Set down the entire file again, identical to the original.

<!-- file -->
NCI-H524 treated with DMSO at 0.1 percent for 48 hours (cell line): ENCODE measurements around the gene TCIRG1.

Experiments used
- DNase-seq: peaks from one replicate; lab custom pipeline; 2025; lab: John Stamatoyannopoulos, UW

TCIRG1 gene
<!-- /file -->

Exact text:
NCI-H524 treated with DMSO at 0.1 percent for 48 hours (cell line): ENCODE measurements around the gene TCIRG1.

Experiments used
- DNase-seq: peaks from one replicate; lab custom pipeline; 2025; lab: John Stamatoyannopoulos, UW

TCIRG1 gene